Our colleagues from Europe and the USA believe that this state of things is ruining science. This is why December 15 of this year has been made the World Day Against Scientific Precariousness. All member orgisations are invited to take part in this event. There is a forum started on the WFSW site http://fmtsWFSWw.org/issues/young-scientists/callfor-a-world-day-against-scientistsprecariousness/ where everyone can say a word on what they do and think regarding this painful problem.
As for Russian participants, they fully support this initiative. Until recently, Russian officials thought the western example quite attractive and tried their best to implement competitive bidding to finance the greater part of scientific activities, make most jobs temporary and run them by the so-called efficient contract. This previous Minister of Education and Science only started to implement this method and it has not been about long enough to lead to any significant consequences. We do hope that the present Minister will freeze the trend. We are all for some flexibility and grants; however, one needs a reasonable ratio between the stable and variable components of job payment like 70 to 30, possibly with some flexibility for different spheres of scientific activities.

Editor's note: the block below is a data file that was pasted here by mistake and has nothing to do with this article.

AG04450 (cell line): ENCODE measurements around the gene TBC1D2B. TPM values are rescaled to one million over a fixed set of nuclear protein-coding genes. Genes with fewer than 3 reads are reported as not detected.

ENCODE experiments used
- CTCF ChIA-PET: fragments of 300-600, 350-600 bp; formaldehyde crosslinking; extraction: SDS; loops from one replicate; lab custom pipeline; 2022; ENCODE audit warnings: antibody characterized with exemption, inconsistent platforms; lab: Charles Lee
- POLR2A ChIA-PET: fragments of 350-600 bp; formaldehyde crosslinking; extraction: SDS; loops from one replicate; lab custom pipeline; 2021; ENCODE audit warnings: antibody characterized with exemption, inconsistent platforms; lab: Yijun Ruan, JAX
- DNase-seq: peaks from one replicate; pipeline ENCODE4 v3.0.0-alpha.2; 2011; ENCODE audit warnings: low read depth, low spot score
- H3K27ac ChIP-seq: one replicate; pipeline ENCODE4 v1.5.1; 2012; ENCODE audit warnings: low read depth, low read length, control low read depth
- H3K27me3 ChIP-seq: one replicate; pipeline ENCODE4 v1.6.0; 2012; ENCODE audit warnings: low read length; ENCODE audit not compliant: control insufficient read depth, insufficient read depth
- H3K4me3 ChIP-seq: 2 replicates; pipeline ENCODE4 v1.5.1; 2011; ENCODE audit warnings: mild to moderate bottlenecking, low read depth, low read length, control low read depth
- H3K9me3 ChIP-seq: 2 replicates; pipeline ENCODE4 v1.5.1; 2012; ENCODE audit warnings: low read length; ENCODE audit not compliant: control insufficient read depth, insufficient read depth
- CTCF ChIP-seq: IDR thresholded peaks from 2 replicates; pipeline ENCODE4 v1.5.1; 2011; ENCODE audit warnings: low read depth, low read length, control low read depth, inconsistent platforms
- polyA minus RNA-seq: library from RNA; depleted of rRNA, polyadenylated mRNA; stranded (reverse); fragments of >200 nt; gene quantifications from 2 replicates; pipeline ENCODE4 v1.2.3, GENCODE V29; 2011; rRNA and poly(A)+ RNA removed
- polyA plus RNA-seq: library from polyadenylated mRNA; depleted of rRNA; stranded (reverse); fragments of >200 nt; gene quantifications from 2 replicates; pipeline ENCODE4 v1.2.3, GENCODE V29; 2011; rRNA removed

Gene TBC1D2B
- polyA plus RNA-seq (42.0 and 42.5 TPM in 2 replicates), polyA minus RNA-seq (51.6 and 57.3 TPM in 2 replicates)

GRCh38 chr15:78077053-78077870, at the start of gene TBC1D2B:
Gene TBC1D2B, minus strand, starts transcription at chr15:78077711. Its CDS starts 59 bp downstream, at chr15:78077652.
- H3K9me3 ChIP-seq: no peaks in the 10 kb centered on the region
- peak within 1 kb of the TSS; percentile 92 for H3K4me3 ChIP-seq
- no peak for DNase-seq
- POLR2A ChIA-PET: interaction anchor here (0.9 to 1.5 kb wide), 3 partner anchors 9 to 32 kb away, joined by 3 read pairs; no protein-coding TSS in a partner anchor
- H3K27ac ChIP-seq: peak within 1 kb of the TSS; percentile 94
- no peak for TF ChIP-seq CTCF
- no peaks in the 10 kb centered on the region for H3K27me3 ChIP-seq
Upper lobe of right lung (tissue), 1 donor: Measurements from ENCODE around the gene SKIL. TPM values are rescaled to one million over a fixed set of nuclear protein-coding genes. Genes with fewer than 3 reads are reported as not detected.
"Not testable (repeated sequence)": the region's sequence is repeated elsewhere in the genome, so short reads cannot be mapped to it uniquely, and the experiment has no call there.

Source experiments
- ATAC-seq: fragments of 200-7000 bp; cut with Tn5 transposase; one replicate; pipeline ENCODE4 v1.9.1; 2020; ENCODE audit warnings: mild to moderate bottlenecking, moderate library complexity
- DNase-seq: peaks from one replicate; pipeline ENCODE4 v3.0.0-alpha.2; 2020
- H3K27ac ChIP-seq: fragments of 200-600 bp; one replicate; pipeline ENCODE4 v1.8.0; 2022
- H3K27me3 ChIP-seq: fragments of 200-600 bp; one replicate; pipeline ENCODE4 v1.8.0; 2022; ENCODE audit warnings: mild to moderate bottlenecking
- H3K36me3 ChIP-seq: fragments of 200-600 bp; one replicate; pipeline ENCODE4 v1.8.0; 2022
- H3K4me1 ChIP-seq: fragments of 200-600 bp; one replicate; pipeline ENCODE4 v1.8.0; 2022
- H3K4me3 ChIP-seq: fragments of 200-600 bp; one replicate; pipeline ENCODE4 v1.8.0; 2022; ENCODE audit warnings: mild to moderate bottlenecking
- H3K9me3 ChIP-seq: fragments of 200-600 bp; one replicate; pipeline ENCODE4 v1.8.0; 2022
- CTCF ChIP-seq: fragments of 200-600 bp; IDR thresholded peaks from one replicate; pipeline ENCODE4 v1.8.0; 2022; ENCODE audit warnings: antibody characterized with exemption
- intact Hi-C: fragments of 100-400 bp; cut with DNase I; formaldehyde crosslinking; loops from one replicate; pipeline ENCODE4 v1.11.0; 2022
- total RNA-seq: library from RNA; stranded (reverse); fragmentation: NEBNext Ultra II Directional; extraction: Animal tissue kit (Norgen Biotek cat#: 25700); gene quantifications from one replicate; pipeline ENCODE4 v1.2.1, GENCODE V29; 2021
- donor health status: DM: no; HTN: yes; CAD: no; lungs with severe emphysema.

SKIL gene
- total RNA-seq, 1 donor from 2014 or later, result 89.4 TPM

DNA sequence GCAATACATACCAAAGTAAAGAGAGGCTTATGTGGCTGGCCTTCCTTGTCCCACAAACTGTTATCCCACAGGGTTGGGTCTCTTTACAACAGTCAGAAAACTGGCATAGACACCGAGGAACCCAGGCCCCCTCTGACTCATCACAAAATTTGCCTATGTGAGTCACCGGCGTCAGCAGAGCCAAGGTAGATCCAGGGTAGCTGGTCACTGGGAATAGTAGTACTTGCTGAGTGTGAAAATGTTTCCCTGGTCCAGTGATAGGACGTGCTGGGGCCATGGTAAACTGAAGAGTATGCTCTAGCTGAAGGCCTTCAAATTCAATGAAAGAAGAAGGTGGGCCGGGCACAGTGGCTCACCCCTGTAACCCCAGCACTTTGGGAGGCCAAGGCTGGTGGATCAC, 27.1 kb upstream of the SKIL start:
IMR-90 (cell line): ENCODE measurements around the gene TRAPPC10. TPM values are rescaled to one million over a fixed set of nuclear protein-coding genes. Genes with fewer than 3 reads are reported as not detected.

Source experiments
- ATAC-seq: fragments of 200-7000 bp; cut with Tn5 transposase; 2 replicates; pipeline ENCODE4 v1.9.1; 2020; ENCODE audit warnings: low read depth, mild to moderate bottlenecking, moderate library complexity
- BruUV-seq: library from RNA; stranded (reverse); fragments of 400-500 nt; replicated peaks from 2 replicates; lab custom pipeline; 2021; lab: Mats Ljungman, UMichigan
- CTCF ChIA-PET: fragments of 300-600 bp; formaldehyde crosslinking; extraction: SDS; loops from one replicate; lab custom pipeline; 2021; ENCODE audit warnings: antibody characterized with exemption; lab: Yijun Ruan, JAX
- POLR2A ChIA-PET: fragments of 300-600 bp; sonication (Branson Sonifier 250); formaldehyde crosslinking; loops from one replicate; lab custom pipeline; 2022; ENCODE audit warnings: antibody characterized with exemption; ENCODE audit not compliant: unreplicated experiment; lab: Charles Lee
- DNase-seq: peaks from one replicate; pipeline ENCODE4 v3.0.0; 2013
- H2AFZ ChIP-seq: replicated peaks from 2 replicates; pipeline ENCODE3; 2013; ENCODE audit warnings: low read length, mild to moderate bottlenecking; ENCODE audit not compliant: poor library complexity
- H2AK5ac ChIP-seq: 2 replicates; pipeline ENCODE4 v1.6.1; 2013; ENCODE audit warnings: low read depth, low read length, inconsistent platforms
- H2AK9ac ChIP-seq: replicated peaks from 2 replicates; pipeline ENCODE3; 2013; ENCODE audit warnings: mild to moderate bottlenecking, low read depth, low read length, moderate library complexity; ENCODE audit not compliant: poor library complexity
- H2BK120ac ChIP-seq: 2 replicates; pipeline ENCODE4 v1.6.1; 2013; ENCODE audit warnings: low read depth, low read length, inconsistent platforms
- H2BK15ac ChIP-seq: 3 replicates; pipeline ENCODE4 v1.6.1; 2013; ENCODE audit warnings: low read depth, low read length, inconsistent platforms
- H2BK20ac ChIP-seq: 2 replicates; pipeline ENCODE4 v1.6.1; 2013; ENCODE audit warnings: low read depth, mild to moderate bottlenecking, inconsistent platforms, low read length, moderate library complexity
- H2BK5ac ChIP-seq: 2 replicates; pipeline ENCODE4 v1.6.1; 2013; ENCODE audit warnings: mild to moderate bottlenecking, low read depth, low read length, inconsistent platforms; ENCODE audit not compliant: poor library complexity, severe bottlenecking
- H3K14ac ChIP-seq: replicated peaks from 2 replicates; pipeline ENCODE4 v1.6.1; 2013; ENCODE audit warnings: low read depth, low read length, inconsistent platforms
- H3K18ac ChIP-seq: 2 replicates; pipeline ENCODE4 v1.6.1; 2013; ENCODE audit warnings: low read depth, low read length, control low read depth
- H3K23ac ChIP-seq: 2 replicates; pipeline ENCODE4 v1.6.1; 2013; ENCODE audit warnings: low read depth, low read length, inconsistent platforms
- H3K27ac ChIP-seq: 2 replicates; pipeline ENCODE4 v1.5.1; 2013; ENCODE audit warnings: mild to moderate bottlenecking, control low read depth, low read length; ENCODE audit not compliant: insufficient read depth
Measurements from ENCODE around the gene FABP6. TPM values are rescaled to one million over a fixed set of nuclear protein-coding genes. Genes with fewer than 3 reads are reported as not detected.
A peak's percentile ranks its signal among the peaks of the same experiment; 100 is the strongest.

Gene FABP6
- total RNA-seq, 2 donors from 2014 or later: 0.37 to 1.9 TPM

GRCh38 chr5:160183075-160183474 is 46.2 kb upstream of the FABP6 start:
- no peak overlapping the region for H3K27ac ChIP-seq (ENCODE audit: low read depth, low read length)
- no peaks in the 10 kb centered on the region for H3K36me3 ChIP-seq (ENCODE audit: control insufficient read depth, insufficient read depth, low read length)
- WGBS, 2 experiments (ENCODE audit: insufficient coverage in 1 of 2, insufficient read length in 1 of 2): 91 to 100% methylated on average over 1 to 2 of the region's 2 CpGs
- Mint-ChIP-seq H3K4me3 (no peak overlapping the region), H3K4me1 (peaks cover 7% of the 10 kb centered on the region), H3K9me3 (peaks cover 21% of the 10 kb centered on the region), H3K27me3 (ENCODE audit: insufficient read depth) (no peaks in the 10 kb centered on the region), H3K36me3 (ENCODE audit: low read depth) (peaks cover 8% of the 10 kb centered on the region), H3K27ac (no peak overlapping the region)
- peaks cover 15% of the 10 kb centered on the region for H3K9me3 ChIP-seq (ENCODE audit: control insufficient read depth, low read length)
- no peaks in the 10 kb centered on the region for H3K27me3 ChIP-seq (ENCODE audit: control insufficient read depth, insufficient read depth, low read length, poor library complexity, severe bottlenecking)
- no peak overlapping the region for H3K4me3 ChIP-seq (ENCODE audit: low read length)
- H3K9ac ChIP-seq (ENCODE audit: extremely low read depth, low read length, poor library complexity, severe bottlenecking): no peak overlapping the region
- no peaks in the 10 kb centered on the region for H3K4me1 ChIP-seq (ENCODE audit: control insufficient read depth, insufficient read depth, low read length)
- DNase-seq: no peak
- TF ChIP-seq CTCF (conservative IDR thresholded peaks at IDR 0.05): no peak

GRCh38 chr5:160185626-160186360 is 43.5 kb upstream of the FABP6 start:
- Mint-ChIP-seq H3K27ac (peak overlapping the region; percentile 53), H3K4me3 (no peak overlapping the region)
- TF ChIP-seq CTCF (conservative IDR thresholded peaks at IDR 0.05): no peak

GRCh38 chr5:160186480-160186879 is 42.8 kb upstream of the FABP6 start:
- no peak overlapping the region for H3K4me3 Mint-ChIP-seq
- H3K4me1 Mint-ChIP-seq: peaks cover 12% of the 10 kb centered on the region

Results
The Executive Council approved the presentations made by the moderators of the working groups and suggested that the presentations should be edited, distributed to all parties concerned, and published on the WFSW website. When drawing the line to the meeting of the Executive Council, J.-P. Lainé thanked heartily all the participants, the National Academy of Sciences of Belarus and its Union and Board of Young Scientists for hosting and running the event.